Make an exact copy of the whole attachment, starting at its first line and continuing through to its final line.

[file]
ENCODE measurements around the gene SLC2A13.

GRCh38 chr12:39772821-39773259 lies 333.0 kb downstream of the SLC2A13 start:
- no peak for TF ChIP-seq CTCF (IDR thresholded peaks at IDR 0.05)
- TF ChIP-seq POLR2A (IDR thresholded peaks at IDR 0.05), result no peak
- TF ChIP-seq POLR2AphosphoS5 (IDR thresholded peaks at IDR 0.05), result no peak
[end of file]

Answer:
ENCODE measurements around the gene SLC2A13.

GRCh38 chr12:39772821-39773259 lies 333.0 kb downstream of the SLC2A13 start:
- no peak for TF ChIP-seq CTCF (IDR thresholded peaks at IDR 0.05)
- TF ChIP-seq POLR2A (IDR thresholded peaks at IDR 0.05), result no peak
- TF ChIP-seq POLR2AphosphoS5 (IDR thresholded peaks at IDR 0.05), result no peak